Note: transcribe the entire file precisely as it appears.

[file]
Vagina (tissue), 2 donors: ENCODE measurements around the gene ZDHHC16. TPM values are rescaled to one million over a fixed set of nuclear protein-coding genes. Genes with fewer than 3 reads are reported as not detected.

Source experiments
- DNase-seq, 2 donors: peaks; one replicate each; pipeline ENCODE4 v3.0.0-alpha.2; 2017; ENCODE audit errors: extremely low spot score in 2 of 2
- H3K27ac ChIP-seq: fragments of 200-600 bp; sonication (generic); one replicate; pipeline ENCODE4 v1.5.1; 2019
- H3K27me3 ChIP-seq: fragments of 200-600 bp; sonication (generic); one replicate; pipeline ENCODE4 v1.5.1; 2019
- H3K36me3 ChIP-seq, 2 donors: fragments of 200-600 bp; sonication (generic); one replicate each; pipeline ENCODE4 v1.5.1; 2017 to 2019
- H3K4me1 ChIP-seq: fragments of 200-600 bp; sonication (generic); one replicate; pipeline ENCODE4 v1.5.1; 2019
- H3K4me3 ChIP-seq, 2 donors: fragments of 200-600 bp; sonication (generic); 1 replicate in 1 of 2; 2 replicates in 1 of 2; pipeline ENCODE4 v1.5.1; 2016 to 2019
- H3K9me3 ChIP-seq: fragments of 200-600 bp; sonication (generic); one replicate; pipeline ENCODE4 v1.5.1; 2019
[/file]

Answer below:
Vagina (tissue), 2 donors: ENCODE measurements around the gene ZDHHC16. TPM values are rescaled to one million over a fixed set of nuclear protein-coding genes. Genes with fewer than 3 reads are reported as not detected.

Source experiments
- DNase-seq, 2 donors: peaks; one replicate each; pipeline ENCODE4 v3.0.0-alpha.2; 2017; ENCODE audit errors: extremely low spot score in 2 of 2
- H3K27ac ChIP-seq: fragments of 200-600 bp; sonication (generic); one replicate; pipeline ENCODE4 v1.5.1; 2019
- H3K27me3 ChIP-seq: fragments of 200-600 bp; sonication (generic); one replicate; pipeline ENCODE4 v1.5.1; 2019
- H3K36me3 ChIP-seq, 2 donors: fragments of 200-600 bp; sonication (generic); one replicate each; pipeline ENCODE4 v1.5.1; 2017 to 2019
- H3K4me1 ChIP-seq: fragments of 200-600 bp; sonication (generic); one replicate; pipeline ENCODE4 v1.5.1; 2019
- H3K4me3 ChIP-seq, 2 donors: fragments of 200-600 bp; sonication (generic); 1 replicate in 1 of 2; 2 replicates in 1 of 2; pipeline ENCODE4 v1.5.1; 2016 to 2019
- H3K9me3 ChIP-seq: fragments of 200-600 bp; sonication (generic); one replicate; pipeline ENCODE4 v1.5.1; 2019